2.Spread Spectrum Multiple Access (SSMA) Time Division CDMA(TCDMA) Different spreading codes are assigned to different cells. Within each cell, only one user per cell is allotted a particular time slot.Thus at any time, only one CDMA user is transmitting in each cell. When a handoff takes place, the spreading code of the user is changed to that of the new cell. Advantage: it avoids the near-far effect .
2.Spread Spectrum Multiple Access (SSMA) • Time Division Frequency Hopping (TDFH) • The subscriber can hop to a new frequency at the start of a new TDMA frame. In GSM standard, hopping sequence is predefined and the subscriber is allowed to hop only on certain frequencies which are assigned to a cell. • Advantage: • Avoiding a severe fade or erasure event on a particular channel. • 2. Avoiding the co-channel interference problems between neighboring cells if two interfering base station transmitters are made to transmit on different frequencies at different times.
3. Space division Multiple (SDMA) SDMA controls the radiated energy for each user in space. we see that different areas covered by the antenna beam may be served by the same frequency or different frequencies. Spatially filtered base station antenna serving different user by using spot beams
3. Space division Multiple (SDMA) Sectorized antennas may be thought of as a primitive application of SDMA. In the future, adaptive antennas will likely be used to simultaneously steer energy in the direction of many users at once and appear to be beast suited for TDMA and CDMA base station architectures.
4. Packet Radio In packet radio (PR) access techniques, many subscribers attempt to access a single channel in an uncoordinated( or minimally coordinated) manner. Collisions from the simultaneous transmissions of multiple transmitters are detected at the base station receiver, in which case an ACK or NACK signal is broadcast by the base station to alert the desired user of received transmission. The subscribers use a contention technique to transmit on a common channel. ALOHA protocols are the best examples of contention techniques. The performance of contention techniques can be evaluated by the throughput(T), and the average delay(D).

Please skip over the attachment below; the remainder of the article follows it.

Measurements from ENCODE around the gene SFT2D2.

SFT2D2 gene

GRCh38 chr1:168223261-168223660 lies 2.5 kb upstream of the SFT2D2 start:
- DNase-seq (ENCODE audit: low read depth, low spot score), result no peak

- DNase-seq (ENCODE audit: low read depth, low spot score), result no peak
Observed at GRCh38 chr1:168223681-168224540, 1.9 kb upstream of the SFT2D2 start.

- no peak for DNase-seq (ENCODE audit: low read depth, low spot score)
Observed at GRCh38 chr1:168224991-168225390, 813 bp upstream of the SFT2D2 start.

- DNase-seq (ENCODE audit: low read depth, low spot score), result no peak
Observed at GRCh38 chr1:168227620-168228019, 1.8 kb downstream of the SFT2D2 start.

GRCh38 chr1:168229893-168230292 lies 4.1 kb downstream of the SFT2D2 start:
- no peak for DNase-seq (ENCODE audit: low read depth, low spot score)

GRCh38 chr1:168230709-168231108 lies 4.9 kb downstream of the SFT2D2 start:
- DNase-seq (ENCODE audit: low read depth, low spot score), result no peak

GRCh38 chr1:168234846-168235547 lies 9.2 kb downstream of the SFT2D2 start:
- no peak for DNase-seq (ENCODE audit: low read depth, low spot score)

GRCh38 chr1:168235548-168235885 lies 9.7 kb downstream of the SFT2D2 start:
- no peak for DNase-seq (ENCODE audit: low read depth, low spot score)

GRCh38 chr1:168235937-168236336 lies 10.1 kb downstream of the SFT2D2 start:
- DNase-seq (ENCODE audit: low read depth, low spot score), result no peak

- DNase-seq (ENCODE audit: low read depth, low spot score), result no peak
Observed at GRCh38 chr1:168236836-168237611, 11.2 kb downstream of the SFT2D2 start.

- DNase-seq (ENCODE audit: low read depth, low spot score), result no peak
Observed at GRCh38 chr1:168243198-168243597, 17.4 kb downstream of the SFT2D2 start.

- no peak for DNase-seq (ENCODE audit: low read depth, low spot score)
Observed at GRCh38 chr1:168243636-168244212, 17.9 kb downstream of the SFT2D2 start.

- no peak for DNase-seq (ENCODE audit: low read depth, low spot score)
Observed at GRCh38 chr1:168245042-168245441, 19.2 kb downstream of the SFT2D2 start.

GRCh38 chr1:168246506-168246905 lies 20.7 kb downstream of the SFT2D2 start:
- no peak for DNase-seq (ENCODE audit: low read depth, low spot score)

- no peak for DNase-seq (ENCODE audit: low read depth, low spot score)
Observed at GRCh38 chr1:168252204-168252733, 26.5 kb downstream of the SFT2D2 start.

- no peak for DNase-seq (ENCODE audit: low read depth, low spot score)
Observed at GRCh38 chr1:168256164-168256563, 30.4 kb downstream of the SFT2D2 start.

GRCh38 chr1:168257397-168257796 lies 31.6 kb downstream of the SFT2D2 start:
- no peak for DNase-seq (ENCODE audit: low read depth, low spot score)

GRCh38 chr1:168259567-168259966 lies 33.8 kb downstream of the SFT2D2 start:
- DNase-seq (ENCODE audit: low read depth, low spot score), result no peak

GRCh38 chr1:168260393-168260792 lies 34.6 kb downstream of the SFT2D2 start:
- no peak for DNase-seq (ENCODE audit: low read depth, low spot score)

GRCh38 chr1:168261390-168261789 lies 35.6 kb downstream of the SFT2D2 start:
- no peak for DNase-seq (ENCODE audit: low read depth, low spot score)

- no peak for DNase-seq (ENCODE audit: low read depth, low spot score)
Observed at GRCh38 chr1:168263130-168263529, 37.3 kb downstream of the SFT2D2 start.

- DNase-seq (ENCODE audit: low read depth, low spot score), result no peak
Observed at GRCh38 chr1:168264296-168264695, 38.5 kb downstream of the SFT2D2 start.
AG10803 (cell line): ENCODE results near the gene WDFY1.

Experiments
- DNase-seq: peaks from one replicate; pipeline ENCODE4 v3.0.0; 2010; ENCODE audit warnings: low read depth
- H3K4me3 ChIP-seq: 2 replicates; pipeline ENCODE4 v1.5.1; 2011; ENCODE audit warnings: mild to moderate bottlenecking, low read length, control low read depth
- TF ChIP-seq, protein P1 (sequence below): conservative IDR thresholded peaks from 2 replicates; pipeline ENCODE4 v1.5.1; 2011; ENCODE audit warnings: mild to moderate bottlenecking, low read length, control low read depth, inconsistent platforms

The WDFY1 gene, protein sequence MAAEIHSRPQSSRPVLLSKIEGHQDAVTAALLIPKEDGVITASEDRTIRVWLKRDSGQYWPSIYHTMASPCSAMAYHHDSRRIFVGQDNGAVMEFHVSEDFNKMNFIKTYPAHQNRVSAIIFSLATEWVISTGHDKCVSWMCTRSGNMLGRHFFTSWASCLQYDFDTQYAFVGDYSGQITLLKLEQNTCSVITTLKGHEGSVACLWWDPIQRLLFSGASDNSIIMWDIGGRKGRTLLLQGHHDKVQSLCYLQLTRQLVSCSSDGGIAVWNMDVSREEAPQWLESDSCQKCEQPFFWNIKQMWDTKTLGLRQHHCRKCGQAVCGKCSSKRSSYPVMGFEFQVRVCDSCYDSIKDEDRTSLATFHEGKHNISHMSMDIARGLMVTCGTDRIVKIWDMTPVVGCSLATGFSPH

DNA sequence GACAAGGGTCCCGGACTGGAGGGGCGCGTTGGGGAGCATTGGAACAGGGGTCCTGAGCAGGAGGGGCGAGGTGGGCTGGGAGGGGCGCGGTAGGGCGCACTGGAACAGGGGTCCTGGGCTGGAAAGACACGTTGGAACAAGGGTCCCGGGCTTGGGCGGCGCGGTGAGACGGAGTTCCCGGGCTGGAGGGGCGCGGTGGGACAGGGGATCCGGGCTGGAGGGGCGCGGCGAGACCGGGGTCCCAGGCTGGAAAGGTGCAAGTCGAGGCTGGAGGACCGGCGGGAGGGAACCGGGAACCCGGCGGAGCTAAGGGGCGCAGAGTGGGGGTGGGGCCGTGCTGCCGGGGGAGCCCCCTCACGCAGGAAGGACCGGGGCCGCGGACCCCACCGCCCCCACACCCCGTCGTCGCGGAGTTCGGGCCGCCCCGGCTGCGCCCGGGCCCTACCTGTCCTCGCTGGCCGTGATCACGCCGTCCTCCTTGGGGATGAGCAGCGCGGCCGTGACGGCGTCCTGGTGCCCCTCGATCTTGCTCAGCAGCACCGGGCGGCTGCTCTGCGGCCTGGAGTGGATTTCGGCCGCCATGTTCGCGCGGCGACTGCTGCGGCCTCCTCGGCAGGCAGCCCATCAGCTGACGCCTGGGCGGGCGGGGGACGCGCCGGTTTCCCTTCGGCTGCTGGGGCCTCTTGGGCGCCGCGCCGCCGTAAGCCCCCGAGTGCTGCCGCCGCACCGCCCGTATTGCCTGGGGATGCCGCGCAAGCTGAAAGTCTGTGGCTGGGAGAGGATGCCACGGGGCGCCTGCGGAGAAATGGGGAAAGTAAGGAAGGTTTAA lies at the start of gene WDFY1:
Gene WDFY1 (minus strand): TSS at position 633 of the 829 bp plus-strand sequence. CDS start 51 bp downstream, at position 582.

Packet Radio Protocol 4. Packet Radio Vulnerable period : the time interval during which the packets are susceptible to collisions with transmissions form other users. Packet A will collide with packet B & C because of overlap in transmission time Vulnerable period for a packet using the ALOHA protocol
4. Packet Radio • Assumption • All packets sent by all users have a constant packet length and fixed, channel data rate. • All other users may generate new packets at random time intervals. • Packet transmissions occur with a Poisson distribution having a mean arrival rate of packets per second. The traffic occupancy or throughput R: is the packet duration in seconds
4. Packet Radio T: the normalized throughput. Pr[no collision]: the probability of a user making a successful packet transmission Pr(n): the probability that n packets are generated by the user population during a given packet duration interval.
4. Packet Radio • Based on the type of access, contention protocols are categorized as : • Random access • Scheduled access • Hybrid access
4. Packet Radio Pure ALOHA The pure ALOHA protocol is a random access protocol used for data transfer. The vulnerable period is , the probability of no collision during the vulnerable period Pr(n): At n=0 The throughput: